providing care to prevent hospital acquired infections

Patient outcomes can be improved through hand hygiene among nurses when providing care to prevent hospital acquired infections. According to the CDC, every year about 5 percent of the hospital admitted patients suffer from healthcare associated infections. Which is estimated about 772,000 infections leading up to 75,000 deaths with $28-44 billion excess costs related to healthcare associated infections (Public Health, 2020). Training nurses in proper hand washing hygiene affects their knowledge levels. And their hand washing behavior positively.

World Health Organization reports that observing hand hygiene among providers can reduce hospital acquired infections by 50%. Which is why “My five moments for hand washing” was initiated with the primary goal of preventing contact related infections (Jemal, 2018). Every effort should be made to maintain hand hygiene in a healthcare setting. The question that would be asked based on the current knowledge is “Does maintaining hand hygiene by health care nurses reduce prevalence of hospital-based infections as compared to poor hand hygiene during hospitalization period?”

Summary of Research

The study was conducted to determine the effectiveness of hygienic. Washing of hands-on hand washing practices. And knowledge among nurses. Training nurses on hand hygiene improved nurses’ knowledge about hand washing. After training on hand hygiene 90% percent of the nurses responded correctly on questions on areas they should focus on. When washing hand and 77.78% had knowledge on areas they should focus on when washing hands (Karaoglu & Akin, 2018). The study findings shows that frequent training about hand washing among nurses is important to improve their hand washing knowledge. And reduce prevalence of hospital-based infections.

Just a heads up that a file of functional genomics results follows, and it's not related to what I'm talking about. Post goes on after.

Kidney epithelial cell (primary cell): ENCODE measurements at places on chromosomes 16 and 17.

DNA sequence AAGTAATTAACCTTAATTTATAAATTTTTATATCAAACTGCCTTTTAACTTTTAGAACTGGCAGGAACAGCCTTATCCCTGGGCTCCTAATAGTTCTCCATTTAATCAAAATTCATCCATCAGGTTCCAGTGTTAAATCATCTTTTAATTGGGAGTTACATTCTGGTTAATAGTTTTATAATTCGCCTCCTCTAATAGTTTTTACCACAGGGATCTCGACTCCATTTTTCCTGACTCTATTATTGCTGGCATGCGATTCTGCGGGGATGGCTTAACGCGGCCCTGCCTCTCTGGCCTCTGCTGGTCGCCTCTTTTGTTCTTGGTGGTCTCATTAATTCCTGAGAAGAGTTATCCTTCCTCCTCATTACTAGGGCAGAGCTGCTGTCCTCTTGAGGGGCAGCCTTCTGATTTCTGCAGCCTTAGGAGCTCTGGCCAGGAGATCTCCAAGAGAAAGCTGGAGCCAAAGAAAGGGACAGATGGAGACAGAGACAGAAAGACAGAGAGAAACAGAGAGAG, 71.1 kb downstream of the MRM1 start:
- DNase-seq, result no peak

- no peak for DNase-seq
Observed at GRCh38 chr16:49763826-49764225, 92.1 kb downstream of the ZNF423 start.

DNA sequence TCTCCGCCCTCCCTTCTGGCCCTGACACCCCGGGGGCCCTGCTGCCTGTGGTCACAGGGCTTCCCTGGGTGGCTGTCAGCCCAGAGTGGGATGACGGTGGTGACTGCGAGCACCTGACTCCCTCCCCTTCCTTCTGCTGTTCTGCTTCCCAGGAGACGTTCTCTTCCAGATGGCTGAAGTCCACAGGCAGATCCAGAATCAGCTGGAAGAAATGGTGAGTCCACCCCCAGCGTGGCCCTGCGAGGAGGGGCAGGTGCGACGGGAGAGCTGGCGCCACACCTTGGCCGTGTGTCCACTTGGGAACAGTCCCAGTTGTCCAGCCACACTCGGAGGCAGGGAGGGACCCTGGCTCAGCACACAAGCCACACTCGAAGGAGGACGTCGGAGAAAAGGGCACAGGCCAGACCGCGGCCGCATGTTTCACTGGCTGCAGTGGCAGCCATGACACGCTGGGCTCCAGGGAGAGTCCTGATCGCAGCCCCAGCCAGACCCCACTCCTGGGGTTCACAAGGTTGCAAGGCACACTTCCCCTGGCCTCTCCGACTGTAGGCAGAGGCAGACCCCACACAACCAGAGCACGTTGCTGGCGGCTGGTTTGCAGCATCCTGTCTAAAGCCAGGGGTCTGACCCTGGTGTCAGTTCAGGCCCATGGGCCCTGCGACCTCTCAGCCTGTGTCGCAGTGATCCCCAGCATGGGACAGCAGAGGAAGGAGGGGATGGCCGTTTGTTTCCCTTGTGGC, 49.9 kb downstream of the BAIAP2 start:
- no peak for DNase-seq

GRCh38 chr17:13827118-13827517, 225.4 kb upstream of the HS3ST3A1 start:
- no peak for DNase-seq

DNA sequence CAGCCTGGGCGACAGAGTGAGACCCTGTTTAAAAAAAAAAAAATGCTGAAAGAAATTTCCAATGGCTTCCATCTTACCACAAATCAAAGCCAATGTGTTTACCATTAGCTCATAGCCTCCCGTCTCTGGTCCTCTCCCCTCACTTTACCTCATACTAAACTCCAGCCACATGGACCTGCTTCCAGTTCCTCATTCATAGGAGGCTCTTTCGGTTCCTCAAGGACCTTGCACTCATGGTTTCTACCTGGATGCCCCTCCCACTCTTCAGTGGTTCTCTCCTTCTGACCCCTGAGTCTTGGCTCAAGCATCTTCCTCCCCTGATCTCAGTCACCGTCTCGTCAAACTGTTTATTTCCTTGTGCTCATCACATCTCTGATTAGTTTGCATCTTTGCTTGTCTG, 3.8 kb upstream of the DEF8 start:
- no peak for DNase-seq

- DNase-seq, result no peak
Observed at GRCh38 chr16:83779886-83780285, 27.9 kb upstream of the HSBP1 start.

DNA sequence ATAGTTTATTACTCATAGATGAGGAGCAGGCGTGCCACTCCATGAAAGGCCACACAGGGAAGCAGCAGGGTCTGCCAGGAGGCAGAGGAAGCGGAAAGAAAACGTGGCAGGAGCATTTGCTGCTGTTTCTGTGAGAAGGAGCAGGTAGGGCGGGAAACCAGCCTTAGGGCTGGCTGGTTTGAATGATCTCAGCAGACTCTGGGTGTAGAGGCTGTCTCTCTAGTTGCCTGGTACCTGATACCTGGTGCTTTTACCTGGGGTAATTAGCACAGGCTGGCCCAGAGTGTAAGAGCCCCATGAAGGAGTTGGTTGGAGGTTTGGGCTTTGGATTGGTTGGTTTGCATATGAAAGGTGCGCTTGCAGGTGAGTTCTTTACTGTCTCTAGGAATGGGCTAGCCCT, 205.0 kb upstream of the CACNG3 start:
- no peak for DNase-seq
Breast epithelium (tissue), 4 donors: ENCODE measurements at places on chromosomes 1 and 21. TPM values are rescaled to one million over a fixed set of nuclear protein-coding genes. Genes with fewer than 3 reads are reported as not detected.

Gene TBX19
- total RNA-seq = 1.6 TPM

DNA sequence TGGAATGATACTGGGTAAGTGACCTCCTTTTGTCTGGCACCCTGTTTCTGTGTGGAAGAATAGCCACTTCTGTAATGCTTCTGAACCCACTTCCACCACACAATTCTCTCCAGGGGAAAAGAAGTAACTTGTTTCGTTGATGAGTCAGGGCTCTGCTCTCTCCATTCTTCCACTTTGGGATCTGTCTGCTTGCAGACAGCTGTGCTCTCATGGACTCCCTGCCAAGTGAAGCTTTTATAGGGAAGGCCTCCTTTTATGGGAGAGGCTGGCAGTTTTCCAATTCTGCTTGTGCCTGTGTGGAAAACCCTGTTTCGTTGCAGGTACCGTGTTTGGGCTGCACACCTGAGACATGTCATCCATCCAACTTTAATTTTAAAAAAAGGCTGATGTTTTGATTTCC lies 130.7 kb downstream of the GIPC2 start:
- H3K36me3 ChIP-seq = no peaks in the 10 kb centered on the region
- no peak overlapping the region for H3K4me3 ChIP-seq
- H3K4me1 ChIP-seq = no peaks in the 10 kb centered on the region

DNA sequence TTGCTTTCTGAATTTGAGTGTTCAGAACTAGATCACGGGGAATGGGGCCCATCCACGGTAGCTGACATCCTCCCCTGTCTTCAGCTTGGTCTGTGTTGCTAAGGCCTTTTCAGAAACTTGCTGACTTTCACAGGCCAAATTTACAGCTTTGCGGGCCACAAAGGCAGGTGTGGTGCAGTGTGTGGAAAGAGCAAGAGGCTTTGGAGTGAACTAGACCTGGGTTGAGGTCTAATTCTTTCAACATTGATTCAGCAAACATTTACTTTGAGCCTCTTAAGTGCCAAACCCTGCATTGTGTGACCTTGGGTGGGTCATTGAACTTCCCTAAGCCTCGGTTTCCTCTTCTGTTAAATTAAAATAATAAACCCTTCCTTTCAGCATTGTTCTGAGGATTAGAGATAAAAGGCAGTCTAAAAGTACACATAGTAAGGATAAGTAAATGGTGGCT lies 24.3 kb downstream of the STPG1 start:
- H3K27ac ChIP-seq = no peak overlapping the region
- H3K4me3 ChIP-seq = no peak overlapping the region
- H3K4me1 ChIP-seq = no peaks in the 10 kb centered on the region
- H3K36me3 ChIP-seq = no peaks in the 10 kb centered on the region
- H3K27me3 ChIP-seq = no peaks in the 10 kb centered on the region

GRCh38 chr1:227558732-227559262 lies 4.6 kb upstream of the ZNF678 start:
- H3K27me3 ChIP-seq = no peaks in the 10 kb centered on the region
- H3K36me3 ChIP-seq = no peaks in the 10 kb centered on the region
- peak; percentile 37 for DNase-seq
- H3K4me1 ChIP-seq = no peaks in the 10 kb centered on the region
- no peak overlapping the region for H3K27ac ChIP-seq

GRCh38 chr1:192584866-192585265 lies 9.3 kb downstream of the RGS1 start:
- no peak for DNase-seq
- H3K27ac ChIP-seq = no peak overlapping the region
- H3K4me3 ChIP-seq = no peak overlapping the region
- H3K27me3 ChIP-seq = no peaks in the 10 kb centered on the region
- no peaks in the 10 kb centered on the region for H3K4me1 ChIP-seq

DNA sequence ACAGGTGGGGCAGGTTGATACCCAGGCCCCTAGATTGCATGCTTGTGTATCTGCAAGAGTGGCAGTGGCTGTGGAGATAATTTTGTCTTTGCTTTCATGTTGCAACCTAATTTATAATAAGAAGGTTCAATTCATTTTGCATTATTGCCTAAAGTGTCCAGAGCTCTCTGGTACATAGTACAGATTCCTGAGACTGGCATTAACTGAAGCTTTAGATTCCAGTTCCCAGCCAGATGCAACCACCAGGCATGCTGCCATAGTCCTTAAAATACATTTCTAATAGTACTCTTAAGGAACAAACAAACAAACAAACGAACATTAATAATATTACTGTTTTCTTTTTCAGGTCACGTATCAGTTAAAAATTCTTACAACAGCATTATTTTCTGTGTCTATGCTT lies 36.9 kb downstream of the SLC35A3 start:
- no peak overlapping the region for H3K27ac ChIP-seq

Reliability of the article

Reliability is based on ensuring consistency of measurement tool that were employed in a study (Mohajan, 2017). The research article used Hand Washing Observation Tool. Which may produce different scores when retested and would lead to higher testing errors. Outcomes were assessed on the basic of time each person took while following proper hand washing based on CDC recommendations as hand hygiene practice (Karaoglu & Akin, 2018).

Validity of the article

Validity refers to the measurement of representation the subject as extent to accurately measure concepts (Mohajan, 2017). The researcher used content validity. And issued a Hand Hygiene Knowledge Form that covered all aspects of the study. The Hand Hygiene Knowledge Form consists of multiple-choice questions about their knowledge level of hand hygiene (Karaoglu & Akin, 2018).

Strengths or weaknesses

There are two weaknesses made on the methods used by the authors of the article. The nurses’ compliance with hand hygiene was assessed only once. And does not provide long term impact after hand washing training. Secondly, a single hand washing training is not likely to have a significant impact on hand washing. Which would call for a repeated assessment on the impact of training (Karaoglu & Akin, 2018). Repeated training and observations would help come up with more reliable results.